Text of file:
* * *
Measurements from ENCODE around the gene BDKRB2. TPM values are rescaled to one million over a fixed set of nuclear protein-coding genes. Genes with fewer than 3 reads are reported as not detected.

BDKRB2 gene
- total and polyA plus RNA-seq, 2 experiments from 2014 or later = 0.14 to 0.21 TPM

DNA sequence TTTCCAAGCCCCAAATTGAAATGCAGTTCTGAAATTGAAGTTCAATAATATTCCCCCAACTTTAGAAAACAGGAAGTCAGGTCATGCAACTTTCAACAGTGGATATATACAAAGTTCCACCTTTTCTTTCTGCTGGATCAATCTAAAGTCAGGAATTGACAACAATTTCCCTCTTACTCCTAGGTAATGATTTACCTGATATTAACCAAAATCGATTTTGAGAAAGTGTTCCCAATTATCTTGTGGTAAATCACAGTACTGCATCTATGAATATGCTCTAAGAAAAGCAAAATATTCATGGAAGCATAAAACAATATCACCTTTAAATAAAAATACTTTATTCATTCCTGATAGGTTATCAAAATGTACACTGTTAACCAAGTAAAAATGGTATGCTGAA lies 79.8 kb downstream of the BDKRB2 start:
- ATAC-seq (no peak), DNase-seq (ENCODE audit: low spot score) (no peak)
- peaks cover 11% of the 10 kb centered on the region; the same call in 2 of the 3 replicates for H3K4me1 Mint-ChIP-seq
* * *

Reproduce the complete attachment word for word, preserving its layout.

Measurements from ENCODE around the gene BDKRB2. TPM values are rescaled to one million over a fixed set of nuclear protein-coding genes. Genes with fewer than 3 reads are reported as not detected.

BDKRB2 gene
- total and polyA plus RNA-seq, 2 experiments from 2014 or later = 0.14 to 0.21 TPM

DNA sequence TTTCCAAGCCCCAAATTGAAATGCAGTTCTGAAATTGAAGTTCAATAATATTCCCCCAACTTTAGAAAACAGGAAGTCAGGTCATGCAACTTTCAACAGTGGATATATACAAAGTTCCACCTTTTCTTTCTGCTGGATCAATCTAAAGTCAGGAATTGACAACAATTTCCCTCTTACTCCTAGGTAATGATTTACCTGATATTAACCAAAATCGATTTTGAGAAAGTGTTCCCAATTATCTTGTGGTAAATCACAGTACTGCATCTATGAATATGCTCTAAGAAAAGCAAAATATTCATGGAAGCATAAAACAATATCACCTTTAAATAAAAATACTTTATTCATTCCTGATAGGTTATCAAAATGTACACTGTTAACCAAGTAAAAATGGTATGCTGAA lies 79.8 kb downstream of the BDKRB2 start:
- ATAC-seq (no peak), DNase-seq (ENCODE audit: low spot score) (no peak)
- peaks cover 11% of the 10 kb centered on the region; the same call in 2 of the 3 replicates for H3K4me1 Mint-ChIP-seq